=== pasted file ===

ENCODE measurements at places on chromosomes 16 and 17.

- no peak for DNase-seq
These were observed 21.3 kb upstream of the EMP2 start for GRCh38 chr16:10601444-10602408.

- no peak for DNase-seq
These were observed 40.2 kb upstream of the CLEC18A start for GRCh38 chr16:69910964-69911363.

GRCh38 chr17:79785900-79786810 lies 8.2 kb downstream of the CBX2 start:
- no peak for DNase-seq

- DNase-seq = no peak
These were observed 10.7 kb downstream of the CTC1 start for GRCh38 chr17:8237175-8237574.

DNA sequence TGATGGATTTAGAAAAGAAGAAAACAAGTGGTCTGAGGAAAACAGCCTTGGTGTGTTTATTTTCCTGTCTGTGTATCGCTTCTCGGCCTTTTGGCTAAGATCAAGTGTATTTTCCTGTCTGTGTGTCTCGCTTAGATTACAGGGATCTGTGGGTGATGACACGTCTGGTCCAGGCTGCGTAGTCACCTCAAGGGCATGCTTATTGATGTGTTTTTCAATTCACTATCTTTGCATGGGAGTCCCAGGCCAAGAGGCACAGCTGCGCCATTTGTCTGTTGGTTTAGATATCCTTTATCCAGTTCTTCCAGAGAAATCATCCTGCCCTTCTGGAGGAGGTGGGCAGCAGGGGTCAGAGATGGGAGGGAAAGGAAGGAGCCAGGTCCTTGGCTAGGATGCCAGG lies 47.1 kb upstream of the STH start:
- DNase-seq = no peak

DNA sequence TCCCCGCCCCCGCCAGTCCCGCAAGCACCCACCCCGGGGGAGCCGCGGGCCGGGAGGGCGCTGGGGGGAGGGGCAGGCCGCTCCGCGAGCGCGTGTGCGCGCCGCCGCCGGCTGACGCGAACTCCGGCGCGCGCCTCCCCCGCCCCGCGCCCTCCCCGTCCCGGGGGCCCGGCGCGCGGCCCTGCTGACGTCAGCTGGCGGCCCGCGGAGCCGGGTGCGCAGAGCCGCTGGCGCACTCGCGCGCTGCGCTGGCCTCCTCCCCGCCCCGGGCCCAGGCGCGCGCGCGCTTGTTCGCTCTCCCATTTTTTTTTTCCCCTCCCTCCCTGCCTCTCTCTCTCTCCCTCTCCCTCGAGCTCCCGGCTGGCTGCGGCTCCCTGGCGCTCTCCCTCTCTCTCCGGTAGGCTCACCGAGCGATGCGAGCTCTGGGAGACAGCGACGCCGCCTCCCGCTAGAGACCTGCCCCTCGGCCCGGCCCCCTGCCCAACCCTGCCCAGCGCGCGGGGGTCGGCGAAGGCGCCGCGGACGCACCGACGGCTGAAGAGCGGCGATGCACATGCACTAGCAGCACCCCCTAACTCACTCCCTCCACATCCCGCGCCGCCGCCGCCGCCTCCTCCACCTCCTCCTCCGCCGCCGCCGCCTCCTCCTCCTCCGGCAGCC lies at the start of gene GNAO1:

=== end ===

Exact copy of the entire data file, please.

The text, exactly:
ENCODE measurements at places on chromosomes 16 and 17.

- no peak for DNase-seq
These were observed 21.3 kb upstream of the EMP2 start for GRCh38 chr16:10601444-10602408.

- no peak for DNase-seq
These were observed 40.2 kb upstream of the CLEC18A start for GRCh38 chr16:69910964-69911363.

GRCh38 chr17:79785900-79786810 lies 8.2 kb downstream of the CBX2 start:
- no peak for DNase-seq

- DNase-seq = no peak
These were observed 10.7 kb downstream of the CTC1 start for GRCh38 chr17:8237175-8237574.

DNA sequence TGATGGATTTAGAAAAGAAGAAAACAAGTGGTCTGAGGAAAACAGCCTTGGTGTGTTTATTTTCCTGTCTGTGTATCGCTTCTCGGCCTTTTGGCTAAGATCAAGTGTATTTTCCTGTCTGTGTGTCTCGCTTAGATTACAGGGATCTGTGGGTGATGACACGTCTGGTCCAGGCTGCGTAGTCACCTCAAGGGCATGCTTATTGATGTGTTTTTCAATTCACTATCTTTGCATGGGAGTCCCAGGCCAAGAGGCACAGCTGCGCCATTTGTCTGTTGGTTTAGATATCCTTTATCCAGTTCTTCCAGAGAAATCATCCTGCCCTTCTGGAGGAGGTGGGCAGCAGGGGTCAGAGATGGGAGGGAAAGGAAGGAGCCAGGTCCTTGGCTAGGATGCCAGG lies 47.1 kb upstream of the STH start:
- DNase-seq = no peak

DNA sequence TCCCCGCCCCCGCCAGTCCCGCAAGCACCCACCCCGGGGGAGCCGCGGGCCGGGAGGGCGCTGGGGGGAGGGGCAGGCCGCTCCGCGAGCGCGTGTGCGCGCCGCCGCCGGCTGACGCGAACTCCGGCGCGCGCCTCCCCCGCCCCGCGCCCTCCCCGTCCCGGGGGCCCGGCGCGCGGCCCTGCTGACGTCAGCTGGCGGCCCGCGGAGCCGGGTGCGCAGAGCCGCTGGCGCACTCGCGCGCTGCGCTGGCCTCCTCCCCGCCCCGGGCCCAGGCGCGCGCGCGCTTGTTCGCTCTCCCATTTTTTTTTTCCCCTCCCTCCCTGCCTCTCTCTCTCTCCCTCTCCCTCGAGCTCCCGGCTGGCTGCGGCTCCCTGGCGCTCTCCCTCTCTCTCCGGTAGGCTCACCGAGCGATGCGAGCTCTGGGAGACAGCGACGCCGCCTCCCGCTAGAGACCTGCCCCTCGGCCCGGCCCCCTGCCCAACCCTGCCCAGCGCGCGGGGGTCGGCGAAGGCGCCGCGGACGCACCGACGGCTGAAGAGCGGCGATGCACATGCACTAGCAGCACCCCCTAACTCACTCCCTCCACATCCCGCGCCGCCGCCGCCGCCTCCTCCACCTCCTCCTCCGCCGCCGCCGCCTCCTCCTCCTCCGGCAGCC lies at the start of gene GNAO1: